Best Stop Loss Strategy (And It’s Easy To Implement)

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by Gavin in Blog
June 23, 2021 0 comments
best stop loss strategy

This article will discuss the positives and negatives of using stop losses and look at the best stop loss strategy.

The use of stop losses can be very effective in portfolio management as a tool to mitigate risk.

I will introduce a basic, but effective, stop loss strategy that anyone can use in their portfolio.


What is a Stop Loss?

A stop loss is an active order placed by an investor holding a position in an equity.

This order while active is only triggered once the securities price falls below the stop loss limit which is set by the investor.

If at any point that price is breached the order is then executed and the investor sells their position at the prevailing market price.

Therefore, stopping further losses on the position.

Benefits of the Stop Loss Order

The single greatest benefit of the stop loss order is for an investor to limit drawdowns on a trade.

The unique versatility of a stop allows an investor to define a risk amount they would like to allocate to a trade.

They can also adjust and change this stop as their view evolves.

Unlike a put option, where the investor must pay a premium for protection, stop losses are free to place, monitor and change.

Drawbacks of a Stop Loss Order

While a stop loss order does provide a way to mitigate risk it only provides protection on intraday movements of a security, not overnight jumps.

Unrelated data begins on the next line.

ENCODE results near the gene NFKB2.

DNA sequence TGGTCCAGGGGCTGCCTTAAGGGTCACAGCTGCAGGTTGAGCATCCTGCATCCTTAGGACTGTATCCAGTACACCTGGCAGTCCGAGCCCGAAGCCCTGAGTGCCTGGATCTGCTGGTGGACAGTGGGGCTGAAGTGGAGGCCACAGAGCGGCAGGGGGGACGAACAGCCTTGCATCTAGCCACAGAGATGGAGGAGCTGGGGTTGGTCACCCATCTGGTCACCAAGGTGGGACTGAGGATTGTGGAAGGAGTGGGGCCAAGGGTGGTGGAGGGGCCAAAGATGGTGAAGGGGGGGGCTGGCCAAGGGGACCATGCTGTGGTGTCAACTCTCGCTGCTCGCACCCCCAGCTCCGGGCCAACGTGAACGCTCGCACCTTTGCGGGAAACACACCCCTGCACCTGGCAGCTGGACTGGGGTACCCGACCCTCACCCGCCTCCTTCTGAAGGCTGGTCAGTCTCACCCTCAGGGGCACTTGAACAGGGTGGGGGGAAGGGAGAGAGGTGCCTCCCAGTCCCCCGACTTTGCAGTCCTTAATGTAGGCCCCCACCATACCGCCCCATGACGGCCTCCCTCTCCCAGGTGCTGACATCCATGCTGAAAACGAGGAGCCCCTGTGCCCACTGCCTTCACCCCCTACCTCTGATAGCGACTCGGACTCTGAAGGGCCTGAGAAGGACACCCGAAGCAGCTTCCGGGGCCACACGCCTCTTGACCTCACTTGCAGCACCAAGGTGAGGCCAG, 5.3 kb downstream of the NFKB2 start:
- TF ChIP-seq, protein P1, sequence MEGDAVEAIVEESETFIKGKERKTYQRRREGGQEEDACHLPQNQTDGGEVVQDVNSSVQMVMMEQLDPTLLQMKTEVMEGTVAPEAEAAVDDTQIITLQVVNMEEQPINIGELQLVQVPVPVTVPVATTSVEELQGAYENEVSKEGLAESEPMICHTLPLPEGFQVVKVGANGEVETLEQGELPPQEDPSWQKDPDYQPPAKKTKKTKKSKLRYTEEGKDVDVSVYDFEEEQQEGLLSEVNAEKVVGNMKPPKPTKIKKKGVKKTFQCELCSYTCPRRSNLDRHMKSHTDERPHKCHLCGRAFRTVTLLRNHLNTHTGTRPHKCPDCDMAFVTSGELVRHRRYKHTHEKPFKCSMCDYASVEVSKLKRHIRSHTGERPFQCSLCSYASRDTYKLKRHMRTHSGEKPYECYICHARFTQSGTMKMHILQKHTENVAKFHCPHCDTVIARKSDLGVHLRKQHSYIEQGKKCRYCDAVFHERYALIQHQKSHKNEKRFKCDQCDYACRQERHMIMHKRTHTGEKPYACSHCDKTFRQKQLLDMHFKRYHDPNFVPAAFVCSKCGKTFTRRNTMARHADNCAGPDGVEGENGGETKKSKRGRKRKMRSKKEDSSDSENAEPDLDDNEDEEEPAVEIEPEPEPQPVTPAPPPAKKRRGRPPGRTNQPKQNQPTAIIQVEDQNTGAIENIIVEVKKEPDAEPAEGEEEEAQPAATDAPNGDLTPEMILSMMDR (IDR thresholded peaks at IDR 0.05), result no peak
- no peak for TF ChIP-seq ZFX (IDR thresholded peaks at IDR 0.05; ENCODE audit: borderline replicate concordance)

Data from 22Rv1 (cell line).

For example, imagine Apple is trading at $120.

An investor decides they want to lose no more than 9% so they place a stop loss at $110.

Apple has earnings after hours and it turns out iPhone sales were a dud.

The stock drops dramatically and opens at $100.

In this case the stop will be executed at $100 at the market open and the investor would have lost double what their stop loss price.

Looks like next time they are shopping they might be buying a flip phone instead.

An additional risk to stop losses are liquidity events such as flash crashes.

These can cause rapid declines in the price of a security, often in minutes, for no apparent reason.

One of the major market wide flash crashes occurred in May of 2010.

While there were some macro events to justify a minor decline in equity prices an 8% decline made absolutely no sense.

An investor may have had no intention to sell due to the particularities of the decline but could have been knocked out right at the bottom (red circle), only to have equities mostly recover minutes later.

best trailing stop loss strategy

Source: Research Gate

Now for both of these disadvantages a put option can easily solve them.

The issue is that the premium paid for a put option can often turn a whole strategy sour.

After all, insurance isn’t free.

So how can we implement a simple stop loss strategy in our portfolio which minimizes these problems?

Best Stop Loss Strategy (And It’s Easy To Implement)

This strategy looks to take advantage of the market anomaly of momentum.

This anomaly states that stocks will trend more often than mean revert.

In addition, by placing stop losses we limit drawdowns therefore increasing our risk to return or sharpe ratio.

The strategy is simple. Buy SPY and set a stop loss at the 200-day moving average (blue line in chart below) This stop loss could then be adjusted periodically, say once a week as the moving average changes.

Once the index crosses the 200-day moving average the trade is exited.

At this point a new stop buy order is placed at the same blue line to re-enter the trade once the index overtakes the moving average again.